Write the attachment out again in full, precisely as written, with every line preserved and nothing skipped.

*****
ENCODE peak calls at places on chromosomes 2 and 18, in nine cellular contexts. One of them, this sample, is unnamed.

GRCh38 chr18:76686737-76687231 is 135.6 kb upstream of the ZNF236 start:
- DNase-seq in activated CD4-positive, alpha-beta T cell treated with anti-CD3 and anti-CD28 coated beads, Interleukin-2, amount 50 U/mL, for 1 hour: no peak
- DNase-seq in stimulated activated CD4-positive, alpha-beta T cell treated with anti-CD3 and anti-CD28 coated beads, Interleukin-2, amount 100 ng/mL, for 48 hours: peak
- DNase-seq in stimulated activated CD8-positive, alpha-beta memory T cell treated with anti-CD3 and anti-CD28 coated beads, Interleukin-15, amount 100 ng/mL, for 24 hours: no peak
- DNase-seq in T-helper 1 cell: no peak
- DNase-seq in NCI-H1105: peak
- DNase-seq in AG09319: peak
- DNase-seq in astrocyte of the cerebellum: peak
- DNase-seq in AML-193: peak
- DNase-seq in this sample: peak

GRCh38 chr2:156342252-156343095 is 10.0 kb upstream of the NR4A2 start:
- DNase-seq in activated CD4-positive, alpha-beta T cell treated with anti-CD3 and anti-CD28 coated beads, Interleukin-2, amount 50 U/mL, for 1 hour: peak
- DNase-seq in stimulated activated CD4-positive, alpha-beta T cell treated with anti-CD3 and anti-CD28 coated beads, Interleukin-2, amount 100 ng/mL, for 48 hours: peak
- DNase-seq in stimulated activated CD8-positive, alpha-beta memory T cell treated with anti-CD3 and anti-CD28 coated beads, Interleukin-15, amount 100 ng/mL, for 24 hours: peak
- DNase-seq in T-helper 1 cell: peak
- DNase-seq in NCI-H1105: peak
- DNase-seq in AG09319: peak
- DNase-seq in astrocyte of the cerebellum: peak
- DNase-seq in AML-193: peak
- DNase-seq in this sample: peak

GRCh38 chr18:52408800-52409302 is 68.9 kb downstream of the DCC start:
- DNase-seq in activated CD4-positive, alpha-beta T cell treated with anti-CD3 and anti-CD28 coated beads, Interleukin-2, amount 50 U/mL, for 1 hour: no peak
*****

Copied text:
ENCODE peak calls at places on chromosomes 2 and 18, in nine cellular contexts. One of them, this sample, is unnamed.

GRCh38 chr18:76686737-76687231 is 135.6 kb upstream of the ZNF236 start:
- DNase-seq in activated CD4-positive, alpha-beta T cell treated with anti-CD3 and anti-CD28 coated beads, Interleukin-2, amount 50 U/mL, for 1 hour: no peak
- DNase-seq in stimulated activated CD4-positive, alpha-beta T cell treated with anti-CD3 and anti-CD28 coated beads, Interleukin-2, amount 100 ng/mL, for 48 hours: peak
- DNase-seq in stimulated activated CD8-positive, alpha-beta memory T cell treated with anti-CD3 and anti-CD28 coated beads, Interleukin-15, amount 100 ng/mL, for 24 hours: no peak
- DNase-seq in T-helper 1 cell: no peak
- DNase-seq in NCI-H1105: peak
- DNase-seq in AG09319: peak
- DNase-seq in astrocyte of the cerebellum: peak
- DNase-seq in AML-193: peak
- DNase-seq in this sample: peak

GRCh38 chr2:156342252-156343095 is 10.0 kb upstream of the NR4A2 start:
- DNase-seq in activated CD4-positive, alpha-beta T cell treated with anti-CD3 and anti-CD28 coated beads, Interleukin-2, amount 50 U/mL, for 1 hour: peak
- DNase-seq in stimulated activated CD4-positive, alpha-beta T cell treated with anti-CD3 and anti-CD28 coated beads, Interleukin-2, amount 100 ng/mL, for 48 hours: peak
- DNase-seq in stimulated activated CD8-positive, alpha-beta memory T cell treated with anti-CD3 and anti-CD28 coated beads, Interleukin-15, amount 100 ng/mL, for 24 hours: peak
- DNase-seq in T-helper 1 cell: peak
- DNase-seq in NCI-H1105: peak
- DNase-seq in AG09319: peak
- DNase-seq in astrocyte of the cerebellum: peak
- DNase-seq in AML-193: peak
- DNase-seq in this sample: peak

GRCh38 chr18:52408800-52409302 is 68.9 kb downstream of the DCC start:
- DNase-seq in activated CD4-positive, alpha-beta T cell treated with anti-CD3 and anti-CD28 coated beads, Interleukin-2, amount 50 U/mL, for 1 hour: no peak